Wholesale marijuana prices are at nearly half the cost of less than 12 months earlier as experts point to a surge in supply occurring in states where residents can legally grow weed.
The average cost for a pound of marijuana flowers was $1,689 as of Friday, down 3.1 percent from a week prior, Cannabis Benchmarks reported. Greenhouse-grown weed, meanwhile, sold last week at an average cost of $1,405 per pound — an all-time low according to the marijuana industry analytics firm.
With the cost of a wholesale pound of pot running roughly $2,500 in Colorado as of last October, the current price of the plant is drastically lower than a year before.
“Over the last year, we’ve seen a steady decline in prices,” John Manlove, the director of sales at Tradiv, an online marijuana wholesaler, told the Boulder Country, Colorado’s Daily Camera newspaper.
“We’ve never seen prices like this,” he added in an email to Business Insider.
According to some predictions, that price tag isn’t going to skyrocket any time soon either. Cannabis Benchmarks said Friday that it expects wholesale pot will sell for $1,525 this October before likely going up to $1,750 next spring.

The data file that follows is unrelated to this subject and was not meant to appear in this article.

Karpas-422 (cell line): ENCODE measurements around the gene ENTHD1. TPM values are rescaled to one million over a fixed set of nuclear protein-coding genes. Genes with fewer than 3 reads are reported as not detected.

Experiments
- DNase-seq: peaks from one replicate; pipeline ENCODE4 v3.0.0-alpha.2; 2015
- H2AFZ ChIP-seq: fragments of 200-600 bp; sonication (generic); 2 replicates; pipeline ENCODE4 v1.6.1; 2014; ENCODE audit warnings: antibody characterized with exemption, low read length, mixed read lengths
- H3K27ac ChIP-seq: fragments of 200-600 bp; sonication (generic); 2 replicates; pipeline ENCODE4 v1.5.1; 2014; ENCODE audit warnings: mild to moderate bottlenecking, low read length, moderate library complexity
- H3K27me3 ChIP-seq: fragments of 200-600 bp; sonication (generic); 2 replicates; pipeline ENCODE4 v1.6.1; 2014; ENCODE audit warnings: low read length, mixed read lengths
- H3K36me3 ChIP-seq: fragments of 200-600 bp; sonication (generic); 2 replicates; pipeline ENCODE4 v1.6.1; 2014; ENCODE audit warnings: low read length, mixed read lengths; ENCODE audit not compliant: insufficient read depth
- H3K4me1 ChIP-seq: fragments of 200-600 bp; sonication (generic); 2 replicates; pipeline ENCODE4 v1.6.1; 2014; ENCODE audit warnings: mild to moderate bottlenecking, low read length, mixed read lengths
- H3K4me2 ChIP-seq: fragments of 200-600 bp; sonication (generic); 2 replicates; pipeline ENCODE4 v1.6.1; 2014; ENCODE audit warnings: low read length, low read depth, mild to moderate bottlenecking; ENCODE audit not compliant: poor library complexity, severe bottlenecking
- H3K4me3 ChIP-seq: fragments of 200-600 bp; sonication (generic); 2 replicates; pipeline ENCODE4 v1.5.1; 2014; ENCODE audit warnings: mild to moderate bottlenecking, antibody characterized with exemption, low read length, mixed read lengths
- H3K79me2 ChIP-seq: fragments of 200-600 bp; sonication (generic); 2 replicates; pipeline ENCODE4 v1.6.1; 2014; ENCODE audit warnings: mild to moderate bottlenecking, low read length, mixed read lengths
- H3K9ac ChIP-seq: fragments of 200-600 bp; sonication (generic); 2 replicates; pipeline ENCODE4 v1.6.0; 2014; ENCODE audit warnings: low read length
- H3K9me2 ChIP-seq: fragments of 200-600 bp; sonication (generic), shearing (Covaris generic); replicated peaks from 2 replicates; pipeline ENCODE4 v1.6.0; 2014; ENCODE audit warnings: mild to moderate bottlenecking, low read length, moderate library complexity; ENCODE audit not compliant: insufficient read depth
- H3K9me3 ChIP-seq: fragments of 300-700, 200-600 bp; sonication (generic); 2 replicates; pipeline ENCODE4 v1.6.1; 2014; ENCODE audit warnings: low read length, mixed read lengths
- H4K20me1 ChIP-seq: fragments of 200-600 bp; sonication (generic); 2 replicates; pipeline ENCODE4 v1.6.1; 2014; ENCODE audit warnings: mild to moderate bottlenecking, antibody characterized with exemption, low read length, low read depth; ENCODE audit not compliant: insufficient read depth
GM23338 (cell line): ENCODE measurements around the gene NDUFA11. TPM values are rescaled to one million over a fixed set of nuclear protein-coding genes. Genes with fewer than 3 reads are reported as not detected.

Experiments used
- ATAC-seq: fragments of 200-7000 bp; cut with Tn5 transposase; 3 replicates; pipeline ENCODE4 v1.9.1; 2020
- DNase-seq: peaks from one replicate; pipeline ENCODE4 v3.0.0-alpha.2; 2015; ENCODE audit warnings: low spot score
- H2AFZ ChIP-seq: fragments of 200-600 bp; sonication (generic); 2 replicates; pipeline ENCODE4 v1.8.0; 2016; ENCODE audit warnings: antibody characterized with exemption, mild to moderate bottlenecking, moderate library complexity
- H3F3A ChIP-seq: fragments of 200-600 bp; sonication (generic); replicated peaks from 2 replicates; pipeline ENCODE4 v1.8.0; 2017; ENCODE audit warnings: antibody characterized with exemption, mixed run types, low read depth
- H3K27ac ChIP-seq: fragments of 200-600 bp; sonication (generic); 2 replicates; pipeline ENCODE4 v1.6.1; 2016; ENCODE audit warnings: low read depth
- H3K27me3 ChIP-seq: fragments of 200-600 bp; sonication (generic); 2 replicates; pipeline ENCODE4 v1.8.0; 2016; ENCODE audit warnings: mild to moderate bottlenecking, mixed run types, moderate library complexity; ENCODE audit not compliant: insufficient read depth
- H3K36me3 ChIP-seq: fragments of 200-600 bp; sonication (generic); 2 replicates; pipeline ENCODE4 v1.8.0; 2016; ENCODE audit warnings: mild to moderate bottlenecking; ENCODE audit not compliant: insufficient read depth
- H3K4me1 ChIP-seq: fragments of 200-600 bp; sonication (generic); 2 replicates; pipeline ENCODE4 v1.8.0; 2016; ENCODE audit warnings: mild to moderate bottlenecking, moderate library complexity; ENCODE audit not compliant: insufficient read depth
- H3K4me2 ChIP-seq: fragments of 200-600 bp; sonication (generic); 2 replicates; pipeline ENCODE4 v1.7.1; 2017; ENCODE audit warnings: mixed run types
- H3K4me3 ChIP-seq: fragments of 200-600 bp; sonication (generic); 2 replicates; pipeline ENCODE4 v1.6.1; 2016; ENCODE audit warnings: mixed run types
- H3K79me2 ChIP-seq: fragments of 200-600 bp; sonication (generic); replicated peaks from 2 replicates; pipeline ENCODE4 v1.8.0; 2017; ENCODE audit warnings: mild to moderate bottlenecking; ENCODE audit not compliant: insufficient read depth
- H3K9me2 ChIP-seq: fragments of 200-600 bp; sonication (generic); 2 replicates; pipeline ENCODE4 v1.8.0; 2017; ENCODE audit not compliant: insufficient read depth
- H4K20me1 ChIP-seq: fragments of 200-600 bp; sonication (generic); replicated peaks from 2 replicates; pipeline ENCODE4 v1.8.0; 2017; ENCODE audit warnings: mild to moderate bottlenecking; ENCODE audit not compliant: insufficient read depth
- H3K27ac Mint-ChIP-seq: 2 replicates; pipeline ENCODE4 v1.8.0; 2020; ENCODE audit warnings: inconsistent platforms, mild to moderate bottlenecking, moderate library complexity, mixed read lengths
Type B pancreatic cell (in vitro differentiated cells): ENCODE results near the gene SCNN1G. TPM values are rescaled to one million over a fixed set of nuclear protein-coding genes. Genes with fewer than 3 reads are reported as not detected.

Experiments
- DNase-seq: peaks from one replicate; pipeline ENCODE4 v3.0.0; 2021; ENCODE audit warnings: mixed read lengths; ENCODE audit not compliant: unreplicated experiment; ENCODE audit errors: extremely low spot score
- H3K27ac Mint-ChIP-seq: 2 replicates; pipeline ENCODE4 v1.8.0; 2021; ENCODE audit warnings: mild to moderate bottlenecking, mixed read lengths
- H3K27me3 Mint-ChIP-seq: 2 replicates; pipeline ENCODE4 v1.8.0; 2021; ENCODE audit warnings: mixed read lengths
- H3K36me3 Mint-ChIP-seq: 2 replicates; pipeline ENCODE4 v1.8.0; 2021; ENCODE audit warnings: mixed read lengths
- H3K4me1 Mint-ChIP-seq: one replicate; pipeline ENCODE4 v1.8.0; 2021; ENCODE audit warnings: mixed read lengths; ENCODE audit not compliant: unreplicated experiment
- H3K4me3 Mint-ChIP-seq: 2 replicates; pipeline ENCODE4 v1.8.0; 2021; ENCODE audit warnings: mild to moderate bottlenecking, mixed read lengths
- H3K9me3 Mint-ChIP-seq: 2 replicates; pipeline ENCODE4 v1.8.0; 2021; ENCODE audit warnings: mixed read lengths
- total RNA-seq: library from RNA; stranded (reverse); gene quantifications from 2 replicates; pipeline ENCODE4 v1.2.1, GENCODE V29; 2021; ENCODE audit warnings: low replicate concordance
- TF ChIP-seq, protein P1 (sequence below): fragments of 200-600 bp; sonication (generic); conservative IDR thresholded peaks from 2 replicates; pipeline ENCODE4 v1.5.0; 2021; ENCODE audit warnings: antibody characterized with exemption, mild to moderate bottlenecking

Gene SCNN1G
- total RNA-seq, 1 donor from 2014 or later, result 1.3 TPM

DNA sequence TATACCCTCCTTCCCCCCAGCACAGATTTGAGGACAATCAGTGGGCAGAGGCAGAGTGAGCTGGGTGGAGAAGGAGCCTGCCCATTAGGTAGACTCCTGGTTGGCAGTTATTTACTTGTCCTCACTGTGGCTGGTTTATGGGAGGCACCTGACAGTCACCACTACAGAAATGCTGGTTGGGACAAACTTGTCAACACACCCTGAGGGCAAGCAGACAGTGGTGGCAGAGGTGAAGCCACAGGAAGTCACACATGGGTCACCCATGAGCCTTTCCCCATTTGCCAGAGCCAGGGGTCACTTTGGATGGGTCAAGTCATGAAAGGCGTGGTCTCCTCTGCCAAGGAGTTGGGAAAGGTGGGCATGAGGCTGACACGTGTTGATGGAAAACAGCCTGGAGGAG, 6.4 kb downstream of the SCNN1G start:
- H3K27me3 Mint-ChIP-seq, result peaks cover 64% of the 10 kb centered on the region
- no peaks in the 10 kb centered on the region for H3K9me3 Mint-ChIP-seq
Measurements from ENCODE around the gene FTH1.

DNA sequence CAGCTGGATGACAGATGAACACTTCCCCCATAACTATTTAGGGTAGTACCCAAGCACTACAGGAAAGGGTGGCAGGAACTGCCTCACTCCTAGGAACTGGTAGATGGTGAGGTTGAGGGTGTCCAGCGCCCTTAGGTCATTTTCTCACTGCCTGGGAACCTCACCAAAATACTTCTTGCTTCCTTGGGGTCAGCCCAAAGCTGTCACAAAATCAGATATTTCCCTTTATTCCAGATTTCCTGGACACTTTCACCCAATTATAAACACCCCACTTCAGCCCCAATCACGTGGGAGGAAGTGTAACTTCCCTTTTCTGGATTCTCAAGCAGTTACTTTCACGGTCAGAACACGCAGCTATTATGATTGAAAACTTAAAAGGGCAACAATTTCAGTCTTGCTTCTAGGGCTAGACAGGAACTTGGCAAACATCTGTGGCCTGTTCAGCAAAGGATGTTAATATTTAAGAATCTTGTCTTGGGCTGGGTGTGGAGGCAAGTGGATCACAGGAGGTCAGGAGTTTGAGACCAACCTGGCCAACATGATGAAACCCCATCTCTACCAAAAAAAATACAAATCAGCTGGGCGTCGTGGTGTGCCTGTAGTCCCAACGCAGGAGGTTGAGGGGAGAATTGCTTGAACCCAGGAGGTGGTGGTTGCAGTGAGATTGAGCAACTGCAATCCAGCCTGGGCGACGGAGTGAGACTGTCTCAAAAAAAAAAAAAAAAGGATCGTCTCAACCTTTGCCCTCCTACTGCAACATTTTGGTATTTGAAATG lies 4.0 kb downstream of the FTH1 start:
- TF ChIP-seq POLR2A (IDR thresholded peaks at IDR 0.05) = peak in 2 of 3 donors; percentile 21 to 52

Speaking to the Daily Camera, Mr. Manlove attributed the current low prices to an influx of product that has flooded the market in recent months as legal growers expand their operations.
In Colorado, where recreational marijuana became legal in 2014, the state has seen the number of licensed growers spike from 493 last August to 583 this month, the newspaper reported.
But in the state’s largest city, Denver, local officials recently extended a moratorium limiting the number of grow sites — a decision that has led to “minority of large cannabis business owners” buying up and consolidating the remaining licenses, Mr. Manlove told the paper.
Washington State, Oregon, Alaska and Washington, D.C. have passed measures allowing adults to posses and privately use marijuana after Colorado became the first in the country to establish a recreational weed framework. On Nov. 8, voters in five states will weigh whether to fully legalize the plant for recreational use within their borders as well.